The observed elementary bosons, named after physicist S. N. Bose, are all gauge bosons: photons, W and Z bosons, and gluons which are mediating electromagnetism, the strong nuclear force, the weak nuclear force and the gravity possibly. The Higgs boson is a hypothetical massive elementary particle which is not discovered yet. The words hadron comes from the Greek word hadrós (stout, thick), leptons from leptos (fine, small, thin), baryons from barys (heavy) and meson from mesos (intermediate) respectively. A hadron is a particle made of quarks held together by the strong force which is categorized into two families: baryons (made of three quarks, spin 1/2) and mesons (made of one quark and antiquark, spin 0). The protons and neutrons, which are both baryon and hadron, lumped together as 'nucleons' to compose atomic nuclei. A proton is made up of two up-quarks and one down-quark so that their charges are +2/3, +2/3 and -1/3 to make total +1. A neutron is made up of one up-quark and two down-quarks which are +2/3, -1/3, -1/3 to make total charge 0. The best-known mesons are the pion and the kaon, but a great number of them are continued to be discovered. Leptons also constitute matter. However, an electron, a representative lepton, is a light particle so that it is not discussed in the 'particle therapy' categories.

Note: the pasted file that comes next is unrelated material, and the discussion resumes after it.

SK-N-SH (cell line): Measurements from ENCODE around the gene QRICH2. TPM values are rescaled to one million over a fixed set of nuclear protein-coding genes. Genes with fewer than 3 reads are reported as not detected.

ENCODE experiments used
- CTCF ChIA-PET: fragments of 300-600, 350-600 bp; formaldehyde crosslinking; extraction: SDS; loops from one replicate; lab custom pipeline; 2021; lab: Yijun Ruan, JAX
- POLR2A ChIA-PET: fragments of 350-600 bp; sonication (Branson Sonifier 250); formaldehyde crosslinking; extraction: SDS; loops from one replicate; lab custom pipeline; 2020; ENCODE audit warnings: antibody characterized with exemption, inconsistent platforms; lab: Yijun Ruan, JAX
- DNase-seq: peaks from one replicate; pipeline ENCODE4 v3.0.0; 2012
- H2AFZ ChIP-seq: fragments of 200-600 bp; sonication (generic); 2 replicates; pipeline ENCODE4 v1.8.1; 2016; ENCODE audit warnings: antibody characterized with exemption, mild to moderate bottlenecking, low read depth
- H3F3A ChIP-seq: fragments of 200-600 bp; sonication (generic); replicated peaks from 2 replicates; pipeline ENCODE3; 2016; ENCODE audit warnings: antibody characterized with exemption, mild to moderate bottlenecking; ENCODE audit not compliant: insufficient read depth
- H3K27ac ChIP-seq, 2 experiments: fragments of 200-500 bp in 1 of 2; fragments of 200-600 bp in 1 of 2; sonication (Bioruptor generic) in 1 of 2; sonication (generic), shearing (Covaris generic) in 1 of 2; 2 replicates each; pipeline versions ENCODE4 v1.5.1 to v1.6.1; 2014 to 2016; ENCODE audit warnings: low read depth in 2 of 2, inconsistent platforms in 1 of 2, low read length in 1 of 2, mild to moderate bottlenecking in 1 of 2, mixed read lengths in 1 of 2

In general, the term particle therapy is a collective word to indicate the hadron and the heavy particle therapy. A charged particle therapy is used to cover the both proton therapy and heavy ion therapy (note that neutron is not charged). By the definition, a charged particle is called as 'heavy' if its rest mass is larger compared to the rest mass of the electron. The muons (M = 207 me), pions (M = 270 me), kaons (M = 967 me), protons (M = 1,836 me), alpha particles, deuterons, tritons, fission fragments, and other heavy ions are all heavy-charged particles. However, the terms of light and heavy particles are sometimes used differently in radiation biology, which is the heavy particles are referred to the particles heavier than α particle [5]. Such a concept of the term 'heavy' in radiation therapy is not defined by physical unit. In this article, we restricted the term heavy charged particle to the charged particles with masses heavier than protons. Other word to describe the heavy ion is HZE particles' (high atomic number 'Z' and energy 'E').